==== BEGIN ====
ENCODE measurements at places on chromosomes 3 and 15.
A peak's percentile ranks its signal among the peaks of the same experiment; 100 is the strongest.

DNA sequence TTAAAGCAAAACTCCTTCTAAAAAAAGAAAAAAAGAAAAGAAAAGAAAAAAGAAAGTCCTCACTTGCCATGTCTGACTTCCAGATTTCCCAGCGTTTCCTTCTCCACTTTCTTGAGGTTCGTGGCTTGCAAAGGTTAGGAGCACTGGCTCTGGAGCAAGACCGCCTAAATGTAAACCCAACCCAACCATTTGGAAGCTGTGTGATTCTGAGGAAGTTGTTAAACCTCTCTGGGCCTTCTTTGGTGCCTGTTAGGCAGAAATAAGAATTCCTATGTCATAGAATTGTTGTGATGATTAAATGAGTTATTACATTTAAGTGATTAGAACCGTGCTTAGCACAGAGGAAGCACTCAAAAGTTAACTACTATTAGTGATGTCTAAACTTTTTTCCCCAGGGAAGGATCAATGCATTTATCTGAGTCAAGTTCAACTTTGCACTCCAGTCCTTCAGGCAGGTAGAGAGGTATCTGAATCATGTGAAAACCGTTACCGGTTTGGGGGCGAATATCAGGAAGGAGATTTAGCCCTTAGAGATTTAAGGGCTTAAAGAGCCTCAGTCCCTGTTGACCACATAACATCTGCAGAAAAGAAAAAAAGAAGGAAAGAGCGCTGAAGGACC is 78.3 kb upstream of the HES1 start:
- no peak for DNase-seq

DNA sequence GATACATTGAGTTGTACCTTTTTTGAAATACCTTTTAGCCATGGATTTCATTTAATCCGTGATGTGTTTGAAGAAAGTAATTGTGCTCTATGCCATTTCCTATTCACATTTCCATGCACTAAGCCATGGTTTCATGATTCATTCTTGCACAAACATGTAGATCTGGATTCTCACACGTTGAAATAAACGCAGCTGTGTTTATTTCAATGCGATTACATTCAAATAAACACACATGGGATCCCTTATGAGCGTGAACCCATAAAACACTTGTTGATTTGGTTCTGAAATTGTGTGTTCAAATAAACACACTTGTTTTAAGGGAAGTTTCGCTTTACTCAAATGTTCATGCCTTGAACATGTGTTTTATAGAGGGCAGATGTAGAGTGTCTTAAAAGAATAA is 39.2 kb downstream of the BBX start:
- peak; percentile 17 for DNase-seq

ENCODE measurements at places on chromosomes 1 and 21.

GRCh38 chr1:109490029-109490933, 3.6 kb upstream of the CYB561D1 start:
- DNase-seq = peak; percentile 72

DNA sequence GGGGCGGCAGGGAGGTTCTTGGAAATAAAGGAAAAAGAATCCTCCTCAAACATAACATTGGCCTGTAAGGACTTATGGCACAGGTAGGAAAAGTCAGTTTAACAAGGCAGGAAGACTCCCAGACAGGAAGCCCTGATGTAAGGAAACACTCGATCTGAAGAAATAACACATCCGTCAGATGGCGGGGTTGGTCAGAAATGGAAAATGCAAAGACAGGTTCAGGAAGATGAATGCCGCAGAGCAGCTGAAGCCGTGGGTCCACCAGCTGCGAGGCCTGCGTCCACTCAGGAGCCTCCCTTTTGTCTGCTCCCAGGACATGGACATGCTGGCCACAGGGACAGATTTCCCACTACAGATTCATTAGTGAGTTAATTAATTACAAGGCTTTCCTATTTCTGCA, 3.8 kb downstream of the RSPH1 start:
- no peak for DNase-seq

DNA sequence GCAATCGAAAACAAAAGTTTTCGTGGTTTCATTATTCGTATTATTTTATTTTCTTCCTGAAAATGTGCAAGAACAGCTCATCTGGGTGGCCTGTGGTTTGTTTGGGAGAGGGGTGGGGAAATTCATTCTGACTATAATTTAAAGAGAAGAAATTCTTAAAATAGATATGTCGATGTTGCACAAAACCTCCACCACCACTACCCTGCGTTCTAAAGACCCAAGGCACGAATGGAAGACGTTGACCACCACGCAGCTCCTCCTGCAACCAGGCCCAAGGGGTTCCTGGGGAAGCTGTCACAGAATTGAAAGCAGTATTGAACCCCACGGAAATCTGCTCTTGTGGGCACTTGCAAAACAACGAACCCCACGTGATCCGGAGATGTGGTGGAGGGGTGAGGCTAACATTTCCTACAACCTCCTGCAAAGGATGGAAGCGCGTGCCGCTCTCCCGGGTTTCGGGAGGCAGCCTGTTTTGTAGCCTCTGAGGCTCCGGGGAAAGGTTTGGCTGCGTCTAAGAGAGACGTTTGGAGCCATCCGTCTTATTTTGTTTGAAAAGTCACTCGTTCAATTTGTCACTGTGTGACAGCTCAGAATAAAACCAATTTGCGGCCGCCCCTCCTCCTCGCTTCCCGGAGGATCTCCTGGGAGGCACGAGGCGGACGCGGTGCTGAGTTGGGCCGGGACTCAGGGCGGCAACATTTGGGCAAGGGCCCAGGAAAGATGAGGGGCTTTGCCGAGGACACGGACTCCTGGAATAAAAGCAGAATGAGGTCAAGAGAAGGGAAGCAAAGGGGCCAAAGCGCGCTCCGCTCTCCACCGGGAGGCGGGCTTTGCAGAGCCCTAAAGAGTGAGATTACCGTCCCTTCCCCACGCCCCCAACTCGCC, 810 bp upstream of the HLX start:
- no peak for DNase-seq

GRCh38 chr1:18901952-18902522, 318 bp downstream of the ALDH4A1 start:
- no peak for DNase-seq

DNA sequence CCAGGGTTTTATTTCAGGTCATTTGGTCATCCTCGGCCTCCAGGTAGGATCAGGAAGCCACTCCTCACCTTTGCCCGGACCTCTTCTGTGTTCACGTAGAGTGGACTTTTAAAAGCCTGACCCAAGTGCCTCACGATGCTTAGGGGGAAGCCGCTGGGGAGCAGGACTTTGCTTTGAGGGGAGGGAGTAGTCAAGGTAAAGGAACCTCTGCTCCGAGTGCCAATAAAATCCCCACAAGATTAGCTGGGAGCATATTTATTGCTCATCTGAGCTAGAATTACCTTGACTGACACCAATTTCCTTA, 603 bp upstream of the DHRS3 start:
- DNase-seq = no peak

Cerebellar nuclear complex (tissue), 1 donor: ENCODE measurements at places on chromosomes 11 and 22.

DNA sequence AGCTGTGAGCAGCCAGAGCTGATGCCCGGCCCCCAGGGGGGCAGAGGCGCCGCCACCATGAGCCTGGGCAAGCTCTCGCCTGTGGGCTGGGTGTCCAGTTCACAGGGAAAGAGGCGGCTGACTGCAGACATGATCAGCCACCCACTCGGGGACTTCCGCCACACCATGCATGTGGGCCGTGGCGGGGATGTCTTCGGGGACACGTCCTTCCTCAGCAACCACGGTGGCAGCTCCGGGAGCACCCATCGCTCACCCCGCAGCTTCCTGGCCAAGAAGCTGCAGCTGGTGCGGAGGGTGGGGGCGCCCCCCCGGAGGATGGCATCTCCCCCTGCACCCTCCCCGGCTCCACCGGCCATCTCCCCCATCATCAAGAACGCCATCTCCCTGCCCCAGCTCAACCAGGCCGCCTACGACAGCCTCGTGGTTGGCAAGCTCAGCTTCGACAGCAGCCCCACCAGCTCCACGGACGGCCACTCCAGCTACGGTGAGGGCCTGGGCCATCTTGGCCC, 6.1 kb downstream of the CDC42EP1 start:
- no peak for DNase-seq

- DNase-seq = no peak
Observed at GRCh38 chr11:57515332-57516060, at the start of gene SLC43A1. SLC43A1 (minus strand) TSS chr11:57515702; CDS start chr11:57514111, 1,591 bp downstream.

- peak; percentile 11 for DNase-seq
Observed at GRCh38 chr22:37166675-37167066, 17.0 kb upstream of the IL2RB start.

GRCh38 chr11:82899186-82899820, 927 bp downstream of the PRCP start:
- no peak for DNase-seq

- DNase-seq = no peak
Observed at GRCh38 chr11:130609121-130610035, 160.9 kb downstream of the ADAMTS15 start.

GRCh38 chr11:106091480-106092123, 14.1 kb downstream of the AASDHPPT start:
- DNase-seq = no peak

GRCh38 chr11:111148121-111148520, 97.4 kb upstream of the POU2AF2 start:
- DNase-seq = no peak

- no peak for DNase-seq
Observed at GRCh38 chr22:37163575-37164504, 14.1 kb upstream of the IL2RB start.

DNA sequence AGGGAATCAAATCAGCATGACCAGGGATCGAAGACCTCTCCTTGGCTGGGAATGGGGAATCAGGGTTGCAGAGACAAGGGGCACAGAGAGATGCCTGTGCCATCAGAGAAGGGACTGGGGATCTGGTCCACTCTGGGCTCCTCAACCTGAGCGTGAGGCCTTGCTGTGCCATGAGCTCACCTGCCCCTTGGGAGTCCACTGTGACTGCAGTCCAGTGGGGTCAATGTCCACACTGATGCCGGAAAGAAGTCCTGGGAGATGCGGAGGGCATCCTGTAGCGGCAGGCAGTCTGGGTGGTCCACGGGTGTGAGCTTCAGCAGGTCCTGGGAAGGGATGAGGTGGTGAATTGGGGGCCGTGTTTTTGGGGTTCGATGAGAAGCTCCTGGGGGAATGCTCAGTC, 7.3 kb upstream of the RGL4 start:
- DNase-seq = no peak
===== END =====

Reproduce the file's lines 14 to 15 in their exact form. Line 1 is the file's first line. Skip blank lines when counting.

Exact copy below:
GRCh38 chr1:18901952-18902522, 318 bp downstream of the ALDH4A1 start:
- no peak for DNase-seq